I am looking to solve a problem of the type: Aw = xBw
where x
is a scalar (eigenvalue), w
is an eigenvector, and A
and B
are symmetric, square numpy matrices of equal dimension. I should be able to find d
x/w pairs if A
and B
are d x d
. How would I solve this in numpy? I was looking in the Scipy docs and not finding anything like what I wanted.

Check out stackoverflow.com/questions/12672408/…– emethJul 15 '14 at 7:52

That is exactly what I want to do, but in python.– Andrew LathamJul 15 '14 at 7:55
For real symmetric or complex Hermitian dense matrices, you can use scipy.linalg.eigh()
to solve a generalized eigenvalue problem. To avoid extracting all the eigenvalues you can specify only the desired ones by using subset_by_index
:
from scipy.linalg import eigh
eigvals, eigvecs = eigh(A, B, eigvals_only=False, subset_by_index=[0, 1, 2])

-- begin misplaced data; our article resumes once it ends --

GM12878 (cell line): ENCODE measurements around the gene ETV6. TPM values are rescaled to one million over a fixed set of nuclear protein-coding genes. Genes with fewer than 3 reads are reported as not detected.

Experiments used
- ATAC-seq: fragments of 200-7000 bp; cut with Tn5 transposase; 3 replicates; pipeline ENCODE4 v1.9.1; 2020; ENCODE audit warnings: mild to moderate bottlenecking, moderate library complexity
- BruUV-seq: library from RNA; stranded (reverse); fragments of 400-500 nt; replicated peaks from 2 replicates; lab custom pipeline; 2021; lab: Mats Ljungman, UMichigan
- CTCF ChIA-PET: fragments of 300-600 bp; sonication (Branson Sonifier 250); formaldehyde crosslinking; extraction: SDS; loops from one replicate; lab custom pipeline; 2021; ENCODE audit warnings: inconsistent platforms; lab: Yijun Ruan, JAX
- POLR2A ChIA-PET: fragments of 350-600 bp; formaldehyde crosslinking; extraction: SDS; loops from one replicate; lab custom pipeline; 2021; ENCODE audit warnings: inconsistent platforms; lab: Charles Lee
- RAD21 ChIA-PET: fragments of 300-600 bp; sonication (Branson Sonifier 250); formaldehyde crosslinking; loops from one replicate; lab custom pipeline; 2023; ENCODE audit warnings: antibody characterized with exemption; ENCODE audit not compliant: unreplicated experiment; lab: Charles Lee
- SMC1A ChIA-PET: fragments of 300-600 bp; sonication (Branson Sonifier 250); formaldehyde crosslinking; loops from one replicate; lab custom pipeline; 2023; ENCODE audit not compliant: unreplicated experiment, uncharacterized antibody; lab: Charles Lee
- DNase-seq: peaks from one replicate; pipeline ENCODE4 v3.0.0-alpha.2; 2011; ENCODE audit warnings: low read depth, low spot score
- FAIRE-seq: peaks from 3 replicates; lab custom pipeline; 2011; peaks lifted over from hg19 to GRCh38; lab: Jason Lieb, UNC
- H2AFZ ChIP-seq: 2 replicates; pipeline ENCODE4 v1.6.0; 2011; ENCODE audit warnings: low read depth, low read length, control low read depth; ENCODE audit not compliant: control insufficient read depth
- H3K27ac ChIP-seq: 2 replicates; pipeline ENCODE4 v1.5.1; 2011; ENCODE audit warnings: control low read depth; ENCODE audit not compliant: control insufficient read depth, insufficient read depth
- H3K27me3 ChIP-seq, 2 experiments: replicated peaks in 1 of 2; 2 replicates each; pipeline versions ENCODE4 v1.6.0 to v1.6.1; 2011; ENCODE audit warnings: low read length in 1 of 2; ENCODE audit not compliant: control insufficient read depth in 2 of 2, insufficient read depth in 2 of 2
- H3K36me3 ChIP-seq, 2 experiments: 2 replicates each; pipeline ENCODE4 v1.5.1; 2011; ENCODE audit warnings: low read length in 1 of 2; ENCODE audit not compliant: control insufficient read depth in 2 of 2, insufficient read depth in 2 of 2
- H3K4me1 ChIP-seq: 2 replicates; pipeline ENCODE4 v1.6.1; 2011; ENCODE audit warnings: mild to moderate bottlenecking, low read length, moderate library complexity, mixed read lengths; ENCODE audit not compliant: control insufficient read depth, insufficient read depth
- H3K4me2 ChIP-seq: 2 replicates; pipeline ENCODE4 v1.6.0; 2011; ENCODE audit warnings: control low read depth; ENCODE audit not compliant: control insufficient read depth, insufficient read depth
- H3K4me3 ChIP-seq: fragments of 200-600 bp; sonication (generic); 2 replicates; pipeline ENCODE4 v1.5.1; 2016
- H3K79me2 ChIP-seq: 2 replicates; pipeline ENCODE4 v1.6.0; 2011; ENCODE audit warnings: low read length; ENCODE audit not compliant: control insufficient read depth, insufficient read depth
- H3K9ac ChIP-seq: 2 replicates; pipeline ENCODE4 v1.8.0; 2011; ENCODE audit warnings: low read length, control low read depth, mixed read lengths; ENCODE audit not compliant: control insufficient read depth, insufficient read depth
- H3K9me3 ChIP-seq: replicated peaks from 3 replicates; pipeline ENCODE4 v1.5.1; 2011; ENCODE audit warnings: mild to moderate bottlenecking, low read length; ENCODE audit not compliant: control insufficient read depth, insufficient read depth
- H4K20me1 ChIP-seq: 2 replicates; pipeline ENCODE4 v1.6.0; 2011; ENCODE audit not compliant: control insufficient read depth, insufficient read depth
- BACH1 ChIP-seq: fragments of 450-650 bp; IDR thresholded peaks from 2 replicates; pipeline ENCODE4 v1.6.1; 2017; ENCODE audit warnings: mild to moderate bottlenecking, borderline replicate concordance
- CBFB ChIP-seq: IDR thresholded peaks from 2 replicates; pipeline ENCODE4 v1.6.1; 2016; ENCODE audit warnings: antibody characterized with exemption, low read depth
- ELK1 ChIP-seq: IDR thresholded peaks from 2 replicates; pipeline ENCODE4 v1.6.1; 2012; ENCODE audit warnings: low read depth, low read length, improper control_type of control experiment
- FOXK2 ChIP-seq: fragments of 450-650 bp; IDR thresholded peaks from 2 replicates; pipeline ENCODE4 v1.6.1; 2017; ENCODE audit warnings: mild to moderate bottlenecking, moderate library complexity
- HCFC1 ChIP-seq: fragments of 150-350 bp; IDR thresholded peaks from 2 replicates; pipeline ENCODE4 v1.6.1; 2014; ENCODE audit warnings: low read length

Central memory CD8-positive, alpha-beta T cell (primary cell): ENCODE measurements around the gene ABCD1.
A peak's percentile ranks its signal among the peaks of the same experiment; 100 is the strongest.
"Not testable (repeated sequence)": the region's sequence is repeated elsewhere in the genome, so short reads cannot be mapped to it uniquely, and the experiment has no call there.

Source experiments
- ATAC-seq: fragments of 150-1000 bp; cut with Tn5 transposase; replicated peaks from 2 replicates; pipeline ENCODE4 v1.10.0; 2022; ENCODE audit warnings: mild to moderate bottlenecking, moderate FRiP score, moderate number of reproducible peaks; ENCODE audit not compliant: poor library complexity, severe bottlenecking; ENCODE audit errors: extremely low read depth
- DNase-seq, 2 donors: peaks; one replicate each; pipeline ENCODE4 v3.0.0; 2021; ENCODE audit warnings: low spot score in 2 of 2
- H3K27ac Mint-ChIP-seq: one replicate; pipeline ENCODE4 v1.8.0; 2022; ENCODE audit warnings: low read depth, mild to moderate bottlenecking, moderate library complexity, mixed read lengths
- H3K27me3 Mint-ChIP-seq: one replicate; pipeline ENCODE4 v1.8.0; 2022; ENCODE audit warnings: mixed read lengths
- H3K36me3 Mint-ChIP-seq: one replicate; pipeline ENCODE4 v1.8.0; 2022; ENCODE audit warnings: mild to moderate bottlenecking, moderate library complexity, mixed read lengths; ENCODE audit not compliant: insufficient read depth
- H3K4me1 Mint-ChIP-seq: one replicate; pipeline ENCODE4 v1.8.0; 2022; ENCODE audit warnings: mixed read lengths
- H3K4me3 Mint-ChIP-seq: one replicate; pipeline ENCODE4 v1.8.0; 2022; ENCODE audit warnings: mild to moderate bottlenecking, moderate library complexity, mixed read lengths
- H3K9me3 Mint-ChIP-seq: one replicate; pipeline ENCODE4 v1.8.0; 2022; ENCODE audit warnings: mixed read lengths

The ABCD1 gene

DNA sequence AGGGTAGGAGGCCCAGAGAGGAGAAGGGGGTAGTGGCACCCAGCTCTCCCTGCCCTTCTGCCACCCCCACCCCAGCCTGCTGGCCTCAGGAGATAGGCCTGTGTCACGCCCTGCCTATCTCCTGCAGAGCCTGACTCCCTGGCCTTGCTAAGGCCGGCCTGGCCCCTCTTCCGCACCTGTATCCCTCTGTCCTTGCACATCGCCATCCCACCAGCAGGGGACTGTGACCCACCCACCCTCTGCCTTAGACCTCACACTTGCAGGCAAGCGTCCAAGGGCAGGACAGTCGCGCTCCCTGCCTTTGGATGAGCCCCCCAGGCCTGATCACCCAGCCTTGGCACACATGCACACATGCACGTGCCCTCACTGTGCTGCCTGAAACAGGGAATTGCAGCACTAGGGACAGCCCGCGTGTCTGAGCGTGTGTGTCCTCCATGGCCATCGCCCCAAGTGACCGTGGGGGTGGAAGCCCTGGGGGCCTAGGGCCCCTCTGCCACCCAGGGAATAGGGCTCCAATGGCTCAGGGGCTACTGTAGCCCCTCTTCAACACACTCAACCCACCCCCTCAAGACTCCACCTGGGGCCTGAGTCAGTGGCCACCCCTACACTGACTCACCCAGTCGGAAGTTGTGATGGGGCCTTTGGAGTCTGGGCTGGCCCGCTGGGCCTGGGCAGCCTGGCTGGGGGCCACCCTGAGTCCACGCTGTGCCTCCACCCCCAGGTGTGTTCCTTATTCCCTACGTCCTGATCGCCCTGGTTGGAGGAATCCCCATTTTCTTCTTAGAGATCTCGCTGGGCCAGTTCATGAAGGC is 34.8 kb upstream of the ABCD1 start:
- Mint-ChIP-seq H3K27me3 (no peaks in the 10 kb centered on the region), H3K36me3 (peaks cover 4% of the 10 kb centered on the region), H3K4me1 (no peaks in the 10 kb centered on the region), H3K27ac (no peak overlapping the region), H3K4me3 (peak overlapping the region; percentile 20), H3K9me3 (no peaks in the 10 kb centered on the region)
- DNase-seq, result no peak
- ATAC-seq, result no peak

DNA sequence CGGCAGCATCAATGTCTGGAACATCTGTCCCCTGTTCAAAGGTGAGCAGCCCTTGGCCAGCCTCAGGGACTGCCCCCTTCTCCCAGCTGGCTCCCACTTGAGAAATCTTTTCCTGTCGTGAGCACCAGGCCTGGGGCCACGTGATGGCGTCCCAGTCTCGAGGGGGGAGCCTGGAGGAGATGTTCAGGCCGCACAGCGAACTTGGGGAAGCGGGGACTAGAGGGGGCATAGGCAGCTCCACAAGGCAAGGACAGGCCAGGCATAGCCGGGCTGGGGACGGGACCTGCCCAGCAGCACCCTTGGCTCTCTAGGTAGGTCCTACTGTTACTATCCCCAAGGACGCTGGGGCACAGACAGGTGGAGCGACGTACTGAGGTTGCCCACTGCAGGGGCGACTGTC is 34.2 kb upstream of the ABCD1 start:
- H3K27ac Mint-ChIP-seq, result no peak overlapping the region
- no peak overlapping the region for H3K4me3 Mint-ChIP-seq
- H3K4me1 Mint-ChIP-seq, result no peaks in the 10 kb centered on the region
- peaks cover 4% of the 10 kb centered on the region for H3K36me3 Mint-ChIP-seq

One could use eigvals_only=True
to obtain only the eigenvalues.

Thanks for clearing this up! That example in the docs for this function was pretty unclear at first glance. Jul 16 '14 at 2:54

This is reassuring for my purposes, @Saullo, but I'm having problems. By my reckoning, eigh is a specialisation of eig. However, if I use eigh and eig with the same inputs I get completely different answers. Is there an additional distinction? Jun 30 '20 at 16:25


@SaulloG.P.Castro, I am  I was checking them in my test case that they were both symmetric and positive definite. I've sidestepped the problem now, but could it be that eig and eigh don necessarily return the results in the same order? Jul 3 '20 at 10:27
Have you seen scipy.linalg.eig
? From the documentation:
Solve an ordinary or generalized eigenvalue problem of a square matrix.
This method have optional parameter b
:
scipy.linalg.eig(a, b=None, ...
b : (M, M) array_like, optional Righthand side matrix in a generalized eigenvalue problem. Default is None, identity matrix is assumed.


3so, what's the problem?
scipy.linalg.eig(a, b=None,...
: parameter b: Righthand side matrix in a generalized eigenvalue problem. Default is None, identity matrix is assumed. Jul 15 '14 at 7:56